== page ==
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Since Parkland school shooting, gun control debate spreads to state capitols

Since Parkland school shooting, gun control debate spreads to state capitols
Domingo Martin demonstrates an AR-15 rifle on Feb. 16, 2018, during preparations for the South Florida Gun Show at the South Florida Fairgrounds in Miami. (Michele Eve Sandberg / AFP/Getty Images)

In the aftermath of the Parkland mass shooting, gun control advocates have held out hope that this tragedy would provide the impetus for action that past massacres have not.

So far, most of the attention has been focused on Congress and the Florida Legislature. But debates have been raging in statehouses around the country in the last week on measures to make it harder to obtain assault weapons and easier for authorities to seize them.

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"I have no doubt that the measure you're discussing today is likely to sail through," William Burris, a retired detective representing gun owners, testified before a state Senate committee in Olympia, Wash., this week. "But don't lose sight of the fact that ultimately on-site security is the best chance of minimizing these types of events."

The Washington measure, similar to many being considered nationwide, would raise the age limit and establish a 10-day waiting period for those purchasing a semi-automatic weapon.

"Raising the age limit to purchase semiautomatic rifles is consistent with what we now know about brain development," said Thomas Duhamel, a pediatric psychologist arguing in favor of the bill. "Teenage brains are different from adult brains," and, if a student is armed it is the likely result of a solitary, impulsive reaction.

In a statement, the National Rifle Assn. said that Washington's Senate Bill 6620 is merely another of the "gun control measures that only serve to punish law-abiding citizens."

Washington state was among the places where activists were galvanized by the shooting at Marjory Stoneman Douglas High School in Parkland, Fla., where 17 people died when a former student opened fire with an AR-15 assault weapon on Feb. 14.

As in other states, frustration and emotional testimony took up much of the hearing time in Olympia. Speakers included relatives of slain students and other victims of gun violence.

Paul Kramer, whose son was badly wounded in a 2016 shooting by a love-sick teen gunman who killed three former students at a party in a Seattle suburb, called the shooter "an angry, jealous young man with an easily acquired AR-15," bought legally. "Were this proposed bill in effect as law two years ago, the shooting wouldn't have happened as it did," Kramer said, and maybe not at all.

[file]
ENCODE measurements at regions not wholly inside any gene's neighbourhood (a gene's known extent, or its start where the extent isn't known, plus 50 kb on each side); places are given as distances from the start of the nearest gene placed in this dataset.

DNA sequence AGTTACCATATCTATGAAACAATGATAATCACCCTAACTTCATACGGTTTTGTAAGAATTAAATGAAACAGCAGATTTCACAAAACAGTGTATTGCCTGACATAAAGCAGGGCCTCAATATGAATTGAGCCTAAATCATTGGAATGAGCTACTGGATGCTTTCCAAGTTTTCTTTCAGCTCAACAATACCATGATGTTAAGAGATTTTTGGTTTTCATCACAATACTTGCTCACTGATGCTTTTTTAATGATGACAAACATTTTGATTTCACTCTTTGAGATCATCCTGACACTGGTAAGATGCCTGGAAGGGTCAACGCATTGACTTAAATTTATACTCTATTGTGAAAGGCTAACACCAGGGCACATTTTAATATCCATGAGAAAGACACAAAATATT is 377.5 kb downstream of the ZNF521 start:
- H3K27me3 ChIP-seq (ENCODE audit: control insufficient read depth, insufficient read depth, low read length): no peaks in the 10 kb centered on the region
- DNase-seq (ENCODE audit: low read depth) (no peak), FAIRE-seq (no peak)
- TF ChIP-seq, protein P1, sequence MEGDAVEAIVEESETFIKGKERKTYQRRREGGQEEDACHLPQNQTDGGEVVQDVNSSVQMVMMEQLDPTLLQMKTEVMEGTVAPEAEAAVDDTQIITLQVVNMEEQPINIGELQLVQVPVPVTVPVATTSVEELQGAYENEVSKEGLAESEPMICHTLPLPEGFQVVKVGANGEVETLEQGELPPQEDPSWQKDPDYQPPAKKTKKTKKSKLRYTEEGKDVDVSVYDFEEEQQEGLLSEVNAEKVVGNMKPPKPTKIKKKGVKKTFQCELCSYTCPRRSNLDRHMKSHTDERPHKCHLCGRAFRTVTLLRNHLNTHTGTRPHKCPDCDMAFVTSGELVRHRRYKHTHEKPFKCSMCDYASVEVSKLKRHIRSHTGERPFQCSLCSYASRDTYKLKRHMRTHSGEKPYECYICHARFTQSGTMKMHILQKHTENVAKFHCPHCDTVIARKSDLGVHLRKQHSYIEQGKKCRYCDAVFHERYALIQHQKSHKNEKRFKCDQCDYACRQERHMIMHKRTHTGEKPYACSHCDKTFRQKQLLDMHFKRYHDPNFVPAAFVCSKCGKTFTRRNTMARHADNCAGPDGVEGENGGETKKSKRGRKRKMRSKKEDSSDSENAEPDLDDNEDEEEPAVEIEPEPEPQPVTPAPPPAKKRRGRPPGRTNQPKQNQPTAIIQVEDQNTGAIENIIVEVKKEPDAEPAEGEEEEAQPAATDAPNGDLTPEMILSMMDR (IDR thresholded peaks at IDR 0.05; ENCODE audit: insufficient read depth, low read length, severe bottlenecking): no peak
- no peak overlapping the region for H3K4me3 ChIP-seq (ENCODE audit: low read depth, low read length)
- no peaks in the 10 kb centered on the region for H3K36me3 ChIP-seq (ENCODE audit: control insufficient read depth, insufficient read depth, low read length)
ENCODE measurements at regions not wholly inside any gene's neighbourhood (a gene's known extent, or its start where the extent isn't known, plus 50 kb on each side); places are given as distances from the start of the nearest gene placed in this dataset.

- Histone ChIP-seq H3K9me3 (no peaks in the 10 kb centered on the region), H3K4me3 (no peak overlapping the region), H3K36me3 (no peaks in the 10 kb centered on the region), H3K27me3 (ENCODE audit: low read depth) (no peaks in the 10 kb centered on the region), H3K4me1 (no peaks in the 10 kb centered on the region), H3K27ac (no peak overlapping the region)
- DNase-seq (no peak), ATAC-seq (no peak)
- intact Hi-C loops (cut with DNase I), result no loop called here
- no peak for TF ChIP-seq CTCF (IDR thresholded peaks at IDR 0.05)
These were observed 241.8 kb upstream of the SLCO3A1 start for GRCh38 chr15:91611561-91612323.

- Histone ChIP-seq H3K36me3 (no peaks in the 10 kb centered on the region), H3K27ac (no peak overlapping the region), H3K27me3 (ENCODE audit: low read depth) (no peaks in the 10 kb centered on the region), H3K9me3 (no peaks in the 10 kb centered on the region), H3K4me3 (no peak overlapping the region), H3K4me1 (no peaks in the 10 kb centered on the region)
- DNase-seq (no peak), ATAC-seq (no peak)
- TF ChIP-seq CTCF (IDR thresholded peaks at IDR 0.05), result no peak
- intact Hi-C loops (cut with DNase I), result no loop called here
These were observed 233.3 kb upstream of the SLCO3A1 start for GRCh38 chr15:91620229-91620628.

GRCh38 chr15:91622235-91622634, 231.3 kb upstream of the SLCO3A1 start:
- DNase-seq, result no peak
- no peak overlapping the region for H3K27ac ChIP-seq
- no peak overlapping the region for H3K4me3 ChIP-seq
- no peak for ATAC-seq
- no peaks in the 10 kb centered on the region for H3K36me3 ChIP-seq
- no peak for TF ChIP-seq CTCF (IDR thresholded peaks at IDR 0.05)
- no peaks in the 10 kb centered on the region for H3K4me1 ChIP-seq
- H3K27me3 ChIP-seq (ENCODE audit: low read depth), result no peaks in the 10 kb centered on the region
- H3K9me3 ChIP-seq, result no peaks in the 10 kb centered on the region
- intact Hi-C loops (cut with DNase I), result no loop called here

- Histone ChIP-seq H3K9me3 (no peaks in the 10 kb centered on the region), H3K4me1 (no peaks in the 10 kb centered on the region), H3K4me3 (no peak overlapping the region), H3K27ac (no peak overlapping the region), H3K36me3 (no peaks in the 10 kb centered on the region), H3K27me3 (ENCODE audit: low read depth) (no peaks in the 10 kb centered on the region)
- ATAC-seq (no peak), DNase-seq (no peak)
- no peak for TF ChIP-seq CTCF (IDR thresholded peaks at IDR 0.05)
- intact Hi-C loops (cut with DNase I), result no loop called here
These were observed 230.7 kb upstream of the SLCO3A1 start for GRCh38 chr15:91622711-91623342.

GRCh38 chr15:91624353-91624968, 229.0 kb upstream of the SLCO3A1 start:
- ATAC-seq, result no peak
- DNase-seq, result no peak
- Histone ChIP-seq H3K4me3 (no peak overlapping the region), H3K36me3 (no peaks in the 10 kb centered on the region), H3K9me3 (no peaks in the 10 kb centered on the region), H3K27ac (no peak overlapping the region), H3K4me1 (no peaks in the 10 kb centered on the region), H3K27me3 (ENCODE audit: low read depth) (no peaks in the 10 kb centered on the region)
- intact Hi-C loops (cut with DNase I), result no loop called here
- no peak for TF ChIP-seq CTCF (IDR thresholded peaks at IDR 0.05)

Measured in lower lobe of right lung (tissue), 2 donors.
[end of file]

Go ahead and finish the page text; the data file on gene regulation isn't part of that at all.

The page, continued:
Jim Parsons, whose daughter Carrie was among the 58 killed in Las Vegas last year by a sniper using a modified AR-15, said, "There is no place is society for these weapons of mass destruction." The Vegas gunman's weapon was effectively turned into a machine gun with a bump stock, which some states, including Washington just this week, have banned.

In addition to the measure in Washington, at least a dozen states are weighing what are known as red flag laws allowing authorities to seize the guns of those found by a court to be a danger to family and others. Five states — California, Oregon, Washington, Connecticut and Indiana — already have some form of the law. Rhode Island last week made it six with an executive order by Gov. Gina Raimondo.

Florida is among the states considering a red flag law after the Parkland shooting motivated students, parents and others to demand action. Republican Gov. Rick Scott has also proposed raising the semiautomatic rifle ownership age to 21.

Arming teachers is also up for debate.

After the 2012 shootings at an elementary school in Sandy Hook, Conn., at least five states (Kansas, South Dakota, Georgia, Texas and Tennessee) passed laws to allow teachers to carry, according to the National Conference of State Legislators. Two dozen other states have laws that can be used to justify arming school staffs.

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Anderson is a special correspondent.

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